THE LEOPARD MAN (1943) B/W 66m dir: Jacques Tourneur
w/Margo, Dennis O'Keefe, Jean Brooks, Isabel Jewell, James Bell, Margaret Landry
Excellent low-budget thriller from the Val Lewton stable, directed with savage poeticism by Tourneur. About a series of murders attributed to an escaped leopard.
From Joel Siegel's book about the Lewton production unit, Val Lewton: The Reality of Terror :
"The Leopard Man is a mixed effort, superb in its individual sequences and its general ambience but uncertain in structure and lacking any deep thematic resonance. Never approaching the exquisite style and poetry of I Walked With a Zombie , it at least manages to avoid the gaucheries of dialogue and performance which disfigure Cat People , while remaining every bit as inventive and frightening in the suspense sequences.
"Both Lewton and Tourneur later disclaimed The Leopard Man , and with some justice: it is a rather straightforward mystery thriller, based on Cornell Woolrich's Black Alibi , and has little more to offer than most other works in that genre. The film's central image is, again, a fountain --- this time with a jet of water supporting a hollow ball. Although an attempt is made to give the fountain metaphorical significance (one character remarks, 'We know as little about the forces that move us and move the world around us as that empty ball...') it never assumes the highly packed, allusive presence of the St Sebastian figurehead [that appears in I WALKED WITH A ZOMBIE]. The Woolrich novel was probably too conventional to please Lewton and Tourneur, too heavy in explicit bloodshed, and lacking the kind of poetic suspense they favoured in their first two efforts.
"However conventional the story may be, Lewton tells it in a curious, fragmented fashion which, though not fully successful here, anticipates the mosaic narrative style of his next feature, The Seventh Victim . The Leopard Man is unconventionally structured: it has no central protagonists but moves from person to person, action to action, in a free-flowing manner. One character is committed to prison where he hears castanets clicking outside his window. The camera picks up a castanet dancer and follows her story until another transitional device takes us to yet another character. This method of story-telling, odd when employed in a thriller, tends to distance our responses; we aren't sure why we are watching any particular character at any given time. Lewton once told Florence Mischel that transitions are no problem, that one simply needs a story hook -- an image or sound or object --- with which to 'hook into' the following scene. (Mrs. Mischel sees this as a key to Lewton's stylistic modernism --- his 'hook' is an anticipation of the jump-cut.) Unfortunately, the Woolrich material hardly merits the highly sophisticated Lewton narrative technique. ...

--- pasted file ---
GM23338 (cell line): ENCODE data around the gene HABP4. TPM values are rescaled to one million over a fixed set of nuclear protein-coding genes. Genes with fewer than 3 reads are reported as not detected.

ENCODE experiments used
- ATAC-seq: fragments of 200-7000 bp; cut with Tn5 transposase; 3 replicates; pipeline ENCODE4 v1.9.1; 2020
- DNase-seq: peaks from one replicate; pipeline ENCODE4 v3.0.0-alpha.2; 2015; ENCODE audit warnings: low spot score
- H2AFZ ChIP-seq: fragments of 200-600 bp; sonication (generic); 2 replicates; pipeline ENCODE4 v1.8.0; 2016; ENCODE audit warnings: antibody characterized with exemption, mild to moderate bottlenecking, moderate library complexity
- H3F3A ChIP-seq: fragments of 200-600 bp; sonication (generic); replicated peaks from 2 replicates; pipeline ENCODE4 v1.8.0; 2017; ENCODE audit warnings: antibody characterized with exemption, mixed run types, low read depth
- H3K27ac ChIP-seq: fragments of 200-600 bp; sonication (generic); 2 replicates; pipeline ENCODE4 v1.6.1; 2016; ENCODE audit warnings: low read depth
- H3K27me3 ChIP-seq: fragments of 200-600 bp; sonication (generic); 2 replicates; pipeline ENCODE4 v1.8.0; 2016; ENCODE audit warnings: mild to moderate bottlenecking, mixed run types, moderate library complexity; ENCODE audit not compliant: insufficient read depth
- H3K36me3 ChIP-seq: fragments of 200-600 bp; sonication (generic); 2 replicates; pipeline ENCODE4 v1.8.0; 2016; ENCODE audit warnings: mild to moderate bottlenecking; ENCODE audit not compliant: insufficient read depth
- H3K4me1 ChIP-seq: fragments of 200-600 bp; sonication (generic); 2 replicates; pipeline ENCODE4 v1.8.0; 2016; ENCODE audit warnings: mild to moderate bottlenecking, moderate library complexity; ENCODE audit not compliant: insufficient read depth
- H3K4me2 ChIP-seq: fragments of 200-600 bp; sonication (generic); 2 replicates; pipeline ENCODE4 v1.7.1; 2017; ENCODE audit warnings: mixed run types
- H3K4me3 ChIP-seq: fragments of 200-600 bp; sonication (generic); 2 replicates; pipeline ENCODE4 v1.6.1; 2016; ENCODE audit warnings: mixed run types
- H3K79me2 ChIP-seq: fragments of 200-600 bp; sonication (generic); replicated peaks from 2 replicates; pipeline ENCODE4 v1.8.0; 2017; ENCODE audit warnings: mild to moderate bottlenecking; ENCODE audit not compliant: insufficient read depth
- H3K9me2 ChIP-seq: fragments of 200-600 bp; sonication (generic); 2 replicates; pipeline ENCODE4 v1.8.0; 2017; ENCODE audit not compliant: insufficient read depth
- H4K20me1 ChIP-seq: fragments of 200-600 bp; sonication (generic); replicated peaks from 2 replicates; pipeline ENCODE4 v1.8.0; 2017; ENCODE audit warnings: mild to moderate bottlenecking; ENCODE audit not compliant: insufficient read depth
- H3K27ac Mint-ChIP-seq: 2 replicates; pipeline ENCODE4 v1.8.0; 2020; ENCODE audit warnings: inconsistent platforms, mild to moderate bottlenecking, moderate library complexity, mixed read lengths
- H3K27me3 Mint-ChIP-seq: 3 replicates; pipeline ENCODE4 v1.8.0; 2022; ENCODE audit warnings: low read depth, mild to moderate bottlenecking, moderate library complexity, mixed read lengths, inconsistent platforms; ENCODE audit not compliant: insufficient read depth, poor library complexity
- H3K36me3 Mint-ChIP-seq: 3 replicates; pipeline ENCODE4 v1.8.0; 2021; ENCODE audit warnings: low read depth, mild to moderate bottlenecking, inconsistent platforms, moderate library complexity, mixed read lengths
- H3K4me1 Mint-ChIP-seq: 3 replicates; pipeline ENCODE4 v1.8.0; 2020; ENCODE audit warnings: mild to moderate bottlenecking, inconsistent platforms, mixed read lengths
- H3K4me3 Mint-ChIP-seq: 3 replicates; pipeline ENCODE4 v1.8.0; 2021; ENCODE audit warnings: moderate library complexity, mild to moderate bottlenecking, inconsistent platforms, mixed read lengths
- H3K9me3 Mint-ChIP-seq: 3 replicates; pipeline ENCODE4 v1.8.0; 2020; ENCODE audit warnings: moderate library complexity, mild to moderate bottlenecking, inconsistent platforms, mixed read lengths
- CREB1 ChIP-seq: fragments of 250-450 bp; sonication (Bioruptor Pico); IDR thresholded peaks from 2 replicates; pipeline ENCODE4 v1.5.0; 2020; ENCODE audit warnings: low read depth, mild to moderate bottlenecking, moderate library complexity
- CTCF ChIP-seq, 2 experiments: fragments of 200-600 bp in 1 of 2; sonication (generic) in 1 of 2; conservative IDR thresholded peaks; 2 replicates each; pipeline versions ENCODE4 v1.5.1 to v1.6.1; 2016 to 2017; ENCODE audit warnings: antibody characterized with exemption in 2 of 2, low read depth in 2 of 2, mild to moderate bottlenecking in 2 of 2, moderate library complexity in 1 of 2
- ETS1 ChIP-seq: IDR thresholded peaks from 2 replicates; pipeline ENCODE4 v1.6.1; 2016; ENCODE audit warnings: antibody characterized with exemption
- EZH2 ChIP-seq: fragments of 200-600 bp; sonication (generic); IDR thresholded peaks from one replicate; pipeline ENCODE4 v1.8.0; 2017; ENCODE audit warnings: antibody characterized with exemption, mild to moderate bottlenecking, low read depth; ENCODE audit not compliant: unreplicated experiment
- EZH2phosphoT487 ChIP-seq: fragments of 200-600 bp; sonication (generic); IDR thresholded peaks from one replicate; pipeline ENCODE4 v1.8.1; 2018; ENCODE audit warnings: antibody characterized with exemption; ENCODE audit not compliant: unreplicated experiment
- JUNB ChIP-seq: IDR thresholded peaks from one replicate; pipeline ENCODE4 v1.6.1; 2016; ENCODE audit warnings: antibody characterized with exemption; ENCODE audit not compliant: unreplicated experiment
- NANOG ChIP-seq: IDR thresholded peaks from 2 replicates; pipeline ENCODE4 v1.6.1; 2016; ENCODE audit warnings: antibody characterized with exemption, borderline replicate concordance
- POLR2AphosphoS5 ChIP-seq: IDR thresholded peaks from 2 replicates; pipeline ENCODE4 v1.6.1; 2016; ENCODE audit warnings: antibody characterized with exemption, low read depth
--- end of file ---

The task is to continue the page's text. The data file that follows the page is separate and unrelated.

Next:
"The Leopard Man lacks sufficient unity and meaning to satisfy as fully as some other Lewton films, but it is none the less a superb production, stylish and richly detailed. From the opening shot --- the clatter of castanets as the camera prowls the backstage corridor of a night club --- we know that we are in the hands of a master. All that Tourneur attempts is flawlessly executed, though some of Lewton's screenplay effects --- like reflection shots of Clo-Clo [Margo's character] dancing around the fountain --- are not attempted, probably owing to a shortage of time and money. The cast could not be better: Margo dominates the film, but Isabel Jewell [Maria] and beautiful Jean Brooks [Kiki], the co-stars of The Seventh Victim , perform quite admirably.
"One can understand why Lewton and Tourneur repudiated the film. It amounts, in the long run, to little more than an exercise in sadistic voyeurism --- three innocent women dying like trapped animals. But movies, like the rest of the arts, are sometimes most memorable when they are least responsible. I saw The Leopard Man when I was eleven, and seeing it again for this book, almost twenty years later, I discovered that almost every shot was fixed in my memory. The death of the frightened child, the young girl alone in the cemetery, those shots of the dancer clicking her castanets through the dark streets --- these are artful images of fear that will long haunt those who experience them."